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Mayo Clinic Labs @ Work

Thousands of people in hundreds of different roles work at Mayo Clinic Laboratories. Mayo Clinic Labs @Work offers a glimpse behind the scenes into this busy reference laboratory, featuring staff from throughout the organization talking about what they do and why they do it.


What brought you to Mayo Clinic, and how long have you worked here?

I was fortunate to obtain a six-month internship in clinical chemistry through the University of Wyoming and came to Mayo in early 2001 (so I have been here over 20 years!). I have always admired the patient focus, educational opportunities, and wide accessibility to the Mayo Clinic health care system.   

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What’s your current role and what does a typical workday look like for you?

I am an assistant professor of medicine, principal research technologist, and work under hematology research and the Center for Individualized Medicine. I wear many hats for my role, and on a typical day can be found doing a variety of research-based translational work. I am actively involved in writing manuscripts and grants, education and mentoring of rotating staff, giving presentations on and off campus related to chronic myeloid malignancies and/or clonal hematopoiesis, or I can be found in the lab performing experiments using single-cell-based omics technology.


How do you think your work benefits providers and patients?

The ultimate goal of my research is to transform care from bench to bedside. I designed a clonal hematopoiesis research panel that identifies low levels of potentially influential DNA variants and is now being validated into a clinical test for at-risk patients. I instruct fellows, residents, and even patients about the importance of molecular genetic testing reports — looking into and beyond the obvious mutations at the “lesser known” variants, which can help support answers to very specific questions regarding a diagnosis or treatment plan. I am part of a team that is actively building collaboration between practices and is bringing together a rich, shared knowledge base regarding the human mutational landscape through this type of communication. I believe my work helps not only the very patient who consented to the testing, but also promotes Mayo’s vision toward individualized care through precision medicine.


Is there anything about you or your job that others might find surprising?

I have to cut the ends off of pickles before I eat them. And I love 80s music. … Oh, you mean work-related? A surprising thing about me is that I often get starstruck while working here. My job allows me to get a behind-the-scenes observational perspective on things, which I find fascinating. For example, I find it overwhelming sometimes to see the amount of personal sacrifice my colleagues have; the burdens that they carry as they are responsible for holding a patient’s hand with grace through death, and then have to come back to work the next day ready for a new patient load. I also get awestruck at some of the leadership I’ve witnessed, where the motto is truthfully “pulling others up.” Finally, we are aware of the visible institutional leadership and prominent staff and their integral roles in moving Mayo’s vision forward. But I must say that there are phenomenal staff who are not “visible” in a sense of recognition or position but are themselves foundational for this institution. I have seen the blood, sweat, and tears that have built this place over the last 20 years and when I look at these individuals, yes, I get starstruck.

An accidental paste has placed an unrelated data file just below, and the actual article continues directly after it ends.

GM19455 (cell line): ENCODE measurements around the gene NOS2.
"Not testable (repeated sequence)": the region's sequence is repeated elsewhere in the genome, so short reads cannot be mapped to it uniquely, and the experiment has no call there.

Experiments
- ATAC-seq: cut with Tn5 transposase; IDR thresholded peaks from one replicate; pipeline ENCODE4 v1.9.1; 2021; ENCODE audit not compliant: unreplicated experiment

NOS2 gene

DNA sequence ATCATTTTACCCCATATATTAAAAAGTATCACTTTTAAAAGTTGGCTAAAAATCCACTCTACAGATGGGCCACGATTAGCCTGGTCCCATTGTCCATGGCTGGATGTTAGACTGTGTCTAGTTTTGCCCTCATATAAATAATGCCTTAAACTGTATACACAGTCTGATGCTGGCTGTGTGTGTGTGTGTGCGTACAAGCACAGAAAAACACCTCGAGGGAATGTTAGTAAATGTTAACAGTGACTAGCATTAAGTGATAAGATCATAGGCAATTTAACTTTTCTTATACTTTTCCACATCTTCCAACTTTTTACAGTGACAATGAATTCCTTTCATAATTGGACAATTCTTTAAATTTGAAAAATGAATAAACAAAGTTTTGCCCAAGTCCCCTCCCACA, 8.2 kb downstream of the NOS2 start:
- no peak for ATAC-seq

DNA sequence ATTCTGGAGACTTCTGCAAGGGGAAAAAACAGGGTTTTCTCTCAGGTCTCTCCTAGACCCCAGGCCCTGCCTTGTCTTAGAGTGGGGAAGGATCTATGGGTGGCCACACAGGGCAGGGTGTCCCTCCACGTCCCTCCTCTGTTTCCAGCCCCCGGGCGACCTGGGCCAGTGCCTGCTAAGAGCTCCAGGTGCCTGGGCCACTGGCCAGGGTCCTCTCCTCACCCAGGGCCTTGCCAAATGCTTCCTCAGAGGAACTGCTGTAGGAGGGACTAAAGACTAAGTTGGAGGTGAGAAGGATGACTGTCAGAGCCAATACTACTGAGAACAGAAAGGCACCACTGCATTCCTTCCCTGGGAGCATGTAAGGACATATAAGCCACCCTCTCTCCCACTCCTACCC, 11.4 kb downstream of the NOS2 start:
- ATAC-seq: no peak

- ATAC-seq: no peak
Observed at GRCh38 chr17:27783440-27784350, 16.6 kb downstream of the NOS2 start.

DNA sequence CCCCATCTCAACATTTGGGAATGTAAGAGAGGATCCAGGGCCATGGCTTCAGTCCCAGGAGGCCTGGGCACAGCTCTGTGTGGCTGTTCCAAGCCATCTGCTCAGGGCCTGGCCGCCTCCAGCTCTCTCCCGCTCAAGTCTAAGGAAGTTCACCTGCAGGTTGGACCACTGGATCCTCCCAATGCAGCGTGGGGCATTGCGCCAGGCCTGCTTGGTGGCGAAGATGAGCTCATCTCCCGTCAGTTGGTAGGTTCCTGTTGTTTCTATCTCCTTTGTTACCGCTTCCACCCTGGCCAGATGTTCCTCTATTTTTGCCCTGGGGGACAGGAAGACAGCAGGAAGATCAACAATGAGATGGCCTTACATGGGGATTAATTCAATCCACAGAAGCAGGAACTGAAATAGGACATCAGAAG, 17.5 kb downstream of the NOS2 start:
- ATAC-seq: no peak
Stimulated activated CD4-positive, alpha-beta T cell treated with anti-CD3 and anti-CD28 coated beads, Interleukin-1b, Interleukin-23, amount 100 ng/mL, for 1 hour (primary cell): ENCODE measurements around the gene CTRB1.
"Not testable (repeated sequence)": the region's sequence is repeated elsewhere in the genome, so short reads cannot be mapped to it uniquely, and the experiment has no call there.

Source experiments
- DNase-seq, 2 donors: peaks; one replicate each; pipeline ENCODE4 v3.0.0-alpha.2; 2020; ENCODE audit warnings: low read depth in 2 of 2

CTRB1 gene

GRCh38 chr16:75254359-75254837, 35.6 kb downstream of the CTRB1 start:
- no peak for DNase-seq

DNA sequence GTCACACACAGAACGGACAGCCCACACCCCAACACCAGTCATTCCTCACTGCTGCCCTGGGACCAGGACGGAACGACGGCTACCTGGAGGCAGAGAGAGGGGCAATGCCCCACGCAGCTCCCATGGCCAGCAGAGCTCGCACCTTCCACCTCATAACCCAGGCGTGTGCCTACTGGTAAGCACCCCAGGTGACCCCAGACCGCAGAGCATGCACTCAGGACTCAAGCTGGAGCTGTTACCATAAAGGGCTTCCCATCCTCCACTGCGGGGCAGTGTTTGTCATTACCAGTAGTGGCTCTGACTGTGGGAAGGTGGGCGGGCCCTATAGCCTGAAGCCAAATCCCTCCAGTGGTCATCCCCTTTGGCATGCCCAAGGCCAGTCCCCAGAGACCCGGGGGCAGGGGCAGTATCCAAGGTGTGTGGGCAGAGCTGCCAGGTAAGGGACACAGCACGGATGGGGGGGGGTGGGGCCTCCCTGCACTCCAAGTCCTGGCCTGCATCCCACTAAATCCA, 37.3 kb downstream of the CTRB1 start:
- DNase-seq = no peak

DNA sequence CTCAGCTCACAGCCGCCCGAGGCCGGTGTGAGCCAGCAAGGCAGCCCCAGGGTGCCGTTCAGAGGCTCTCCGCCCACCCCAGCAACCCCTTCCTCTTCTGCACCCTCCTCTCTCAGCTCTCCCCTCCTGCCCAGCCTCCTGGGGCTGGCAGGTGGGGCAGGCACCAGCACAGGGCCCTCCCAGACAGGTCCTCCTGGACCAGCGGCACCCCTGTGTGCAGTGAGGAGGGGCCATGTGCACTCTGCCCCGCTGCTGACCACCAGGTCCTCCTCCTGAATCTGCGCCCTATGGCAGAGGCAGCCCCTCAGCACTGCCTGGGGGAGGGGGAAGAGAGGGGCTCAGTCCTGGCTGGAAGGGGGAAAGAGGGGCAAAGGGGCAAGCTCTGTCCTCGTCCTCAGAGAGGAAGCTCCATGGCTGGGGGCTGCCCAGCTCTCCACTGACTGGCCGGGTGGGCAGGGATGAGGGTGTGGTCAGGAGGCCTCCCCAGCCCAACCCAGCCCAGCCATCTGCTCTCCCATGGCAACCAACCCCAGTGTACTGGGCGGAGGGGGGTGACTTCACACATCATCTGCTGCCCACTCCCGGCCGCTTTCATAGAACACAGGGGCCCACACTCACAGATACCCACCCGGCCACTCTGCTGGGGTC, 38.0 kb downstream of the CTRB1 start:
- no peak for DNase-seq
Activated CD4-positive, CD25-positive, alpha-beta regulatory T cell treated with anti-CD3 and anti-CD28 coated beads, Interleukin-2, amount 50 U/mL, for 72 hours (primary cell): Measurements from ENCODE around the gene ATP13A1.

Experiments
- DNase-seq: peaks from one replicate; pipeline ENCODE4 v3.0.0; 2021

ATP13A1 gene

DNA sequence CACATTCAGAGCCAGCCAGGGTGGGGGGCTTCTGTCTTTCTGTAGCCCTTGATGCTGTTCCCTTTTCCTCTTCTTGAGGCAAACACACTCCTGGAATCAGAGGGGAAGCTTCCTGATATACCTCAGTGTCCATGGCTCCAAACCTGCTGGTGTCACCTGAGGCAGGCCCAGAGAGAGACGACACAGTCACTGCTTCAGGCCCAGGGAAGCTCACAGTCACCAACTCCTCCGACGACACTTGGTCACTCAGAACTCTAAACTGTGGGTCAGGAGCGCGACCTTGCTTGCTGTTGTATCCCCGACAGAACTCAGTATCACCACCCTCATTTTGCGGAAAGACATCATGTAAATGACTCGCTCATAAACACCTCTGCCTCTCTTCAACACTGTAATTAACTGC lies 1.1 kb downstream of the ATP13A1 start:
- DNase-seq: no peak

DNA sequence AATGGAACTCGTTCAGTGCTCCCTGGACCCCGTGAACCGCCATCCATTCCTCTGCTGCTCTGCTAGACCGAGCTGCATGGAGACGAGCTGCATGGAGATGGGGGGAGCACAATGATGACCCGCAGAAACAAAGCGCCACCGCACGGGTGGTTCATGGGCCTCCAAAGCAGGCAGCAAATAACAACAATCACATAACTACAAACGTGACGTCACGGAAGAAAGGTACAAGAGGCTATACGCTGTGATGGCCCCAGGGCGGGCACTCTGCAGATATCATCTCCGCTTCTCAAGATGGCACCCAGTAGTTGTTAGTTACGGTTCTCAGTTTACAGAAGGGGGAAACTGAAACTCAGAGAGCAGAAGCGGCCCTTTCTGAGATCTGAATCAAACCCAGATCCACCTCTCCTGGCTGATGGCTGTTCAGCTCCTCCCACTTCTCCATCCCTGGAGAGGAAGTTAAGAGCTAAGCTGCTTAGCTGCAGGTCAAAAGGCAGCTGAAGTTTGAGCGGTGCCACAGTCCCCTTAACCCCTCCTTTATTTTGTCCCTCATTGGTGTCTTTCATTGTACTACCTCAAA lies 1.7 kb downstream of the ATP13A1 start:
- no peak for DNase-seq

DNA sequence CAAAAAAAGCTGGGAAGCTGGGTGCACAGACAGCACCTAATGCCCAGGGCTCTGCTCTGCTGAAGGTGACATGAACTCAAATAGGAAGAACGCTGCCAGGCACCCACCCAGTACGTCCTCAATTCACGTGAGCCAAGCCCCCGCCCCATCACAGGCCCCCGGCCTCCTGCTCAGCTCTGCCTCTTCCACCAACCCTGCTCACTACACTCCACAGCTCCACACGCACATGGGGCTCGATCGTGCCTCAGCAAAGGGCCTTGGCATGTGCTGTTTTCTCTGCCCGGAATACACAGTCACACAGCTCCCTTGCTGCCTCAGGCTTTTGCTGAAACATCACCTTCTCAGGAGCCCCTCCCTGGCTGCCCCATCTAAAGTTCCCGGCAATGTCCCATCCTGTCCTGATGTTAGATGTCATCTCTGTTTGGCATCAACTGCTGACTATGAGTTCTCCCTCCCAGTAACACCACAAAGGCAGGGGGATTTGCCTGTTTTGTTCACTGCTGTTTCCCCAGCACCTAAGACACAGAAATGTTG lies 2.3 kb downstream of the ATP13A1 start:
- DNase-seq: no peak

Which part(s) of your job is the most challenging, and why?

I think the most challenging thing about my job is that an incredible amount of time is spent just troubleshooting experiments or processes that do not work. Long hours, sore muscles, and headaches from trying to write grants to fund research, are all side effects from this. So thankfully, I happen to be an extreme optimist, patient, and persistent individual.


What gives you meaning and purpose in your work?

The obvious privilege of working with phenomenal people and being able to contribute to immediate patient care fulfills me. Aside from this, my rather intense work ethic typically gets satisfied every day through all of the diverse things I do here, which is an amazing feeling. Finally, knowing that some of the most incredible and inspirational staff who work here are here doing what they do is a pretty darn comforting feeling.

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Cory Pedersen

Cory Pedersen is a senior marketing specialist for Mayo Clinic Laboratories.